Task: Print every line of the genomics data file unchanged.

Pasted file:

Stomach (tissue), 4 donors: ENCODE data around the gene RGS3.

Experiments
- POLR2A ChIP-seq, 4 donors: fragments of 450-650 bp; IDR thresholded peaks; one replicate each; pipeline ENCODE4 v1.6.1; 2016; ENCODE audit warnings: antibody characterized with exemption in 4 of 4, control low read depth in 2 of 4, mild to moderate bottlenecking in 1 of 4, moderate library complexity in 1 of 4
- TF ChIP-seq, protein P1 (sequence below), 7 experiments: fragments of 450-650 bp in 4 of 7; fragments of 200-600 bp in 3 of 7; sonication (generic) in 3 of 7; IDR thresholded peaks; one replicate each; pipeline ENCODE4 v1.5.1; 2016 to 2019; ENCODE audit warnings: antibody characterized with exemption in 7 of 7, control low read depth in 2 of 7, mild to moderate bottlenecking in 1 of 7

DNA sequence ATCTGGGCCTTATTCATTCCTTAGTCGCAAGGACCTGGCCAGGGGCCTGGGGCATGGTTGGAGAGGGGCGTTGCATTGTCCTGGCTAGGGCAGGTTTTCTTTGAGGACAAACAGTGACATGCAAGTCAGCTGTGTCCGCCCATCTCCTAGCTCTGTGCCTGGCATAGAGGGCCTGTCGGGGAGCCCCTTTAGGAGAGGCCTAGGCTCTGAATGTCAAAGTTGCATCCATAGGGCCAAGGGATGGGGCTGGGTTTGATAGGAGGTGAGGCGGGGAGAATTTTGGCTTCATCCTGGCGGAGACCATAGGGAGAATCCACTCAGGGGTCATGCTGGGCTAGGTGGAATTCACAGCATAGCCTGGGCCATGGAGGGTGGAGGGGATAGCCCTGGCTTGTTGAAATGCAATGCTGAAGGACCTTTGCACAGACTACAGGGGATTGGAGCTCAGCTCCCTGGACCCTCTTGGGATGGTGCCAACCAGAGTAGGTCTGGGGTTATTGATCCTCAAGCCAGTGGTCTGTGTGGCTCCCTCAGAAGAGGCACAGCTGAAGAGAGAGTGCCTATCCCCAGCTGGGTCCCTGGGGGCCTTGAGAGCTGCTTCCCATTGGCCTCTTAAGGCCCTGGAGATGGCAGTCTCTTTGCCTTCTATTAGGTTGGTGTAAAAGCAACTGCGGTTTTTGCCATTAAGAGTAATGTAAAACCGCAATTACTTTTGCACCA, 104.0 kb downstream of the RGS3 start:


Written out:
Stomach (tissue), 4 donors: ENCODE data around the gene RGS3.

Experiments
- POLR2A ChIP-seq, 4 donors: fragments of 450-650 bp; IDR thresholded peaks; one replicate each; pipeline ENCODE4 v1.6.1; 2016; ENCODE audit warnings: antibody characterized with exemption in 4 of 4, control low read depth in 2 of 4, mild to moderate bottlenecking in 1 of 4, moderate library complexity in 1 of 4
- TF ChIP-seq, protein P1 (sequence below), 7 experiments: fragments of 450-650 bp in 4 of 7; fragments of 200-600 bp in 3 of 7; sonication (generic) in 3 of 7; IDR thresholded peaks; one replicate each; pipeline ENCODE4 v1.5.1; 2016 to 2019; ENCODE audit warnings: antibody characterized with exemption in 7 of 7, control low read depth in 2 of 7, mild to moderate bottlenecking in 1 of 7

DNA sequence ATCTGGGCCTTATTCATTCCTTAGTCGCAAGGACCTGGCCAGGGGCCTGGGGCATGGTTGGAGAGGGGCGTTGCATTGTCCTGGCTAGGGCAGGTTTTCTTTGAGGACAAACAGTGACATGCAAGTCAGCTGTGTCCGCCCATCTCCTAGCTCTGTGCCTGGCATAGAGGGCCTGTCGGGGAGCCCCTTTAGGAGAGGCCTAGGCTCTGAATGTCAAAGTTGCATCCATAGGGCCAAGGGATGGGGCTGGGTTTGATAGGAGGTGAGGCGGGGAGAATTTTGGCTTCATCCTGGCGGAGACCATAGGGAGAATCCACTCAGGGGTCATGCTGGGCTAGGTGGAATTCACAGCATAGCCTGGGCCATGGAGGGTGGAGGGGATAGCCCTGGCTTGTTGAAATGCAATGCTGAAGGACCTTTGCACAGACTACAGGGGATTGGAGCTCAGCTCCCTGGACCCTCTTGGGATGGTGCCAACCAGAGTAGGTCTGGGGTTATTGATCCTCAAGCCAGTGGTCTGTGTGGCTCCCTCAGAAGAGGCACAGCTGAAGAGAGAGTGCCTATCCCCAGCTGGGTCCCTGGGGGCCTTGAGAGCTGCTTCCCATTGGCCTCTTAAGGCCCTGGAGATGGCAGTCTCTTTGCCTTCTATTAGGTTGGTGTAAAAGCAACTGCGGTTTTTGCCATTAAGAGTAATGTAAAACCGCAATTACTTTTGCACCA, 104.0 kb downstream of the RGS3 start: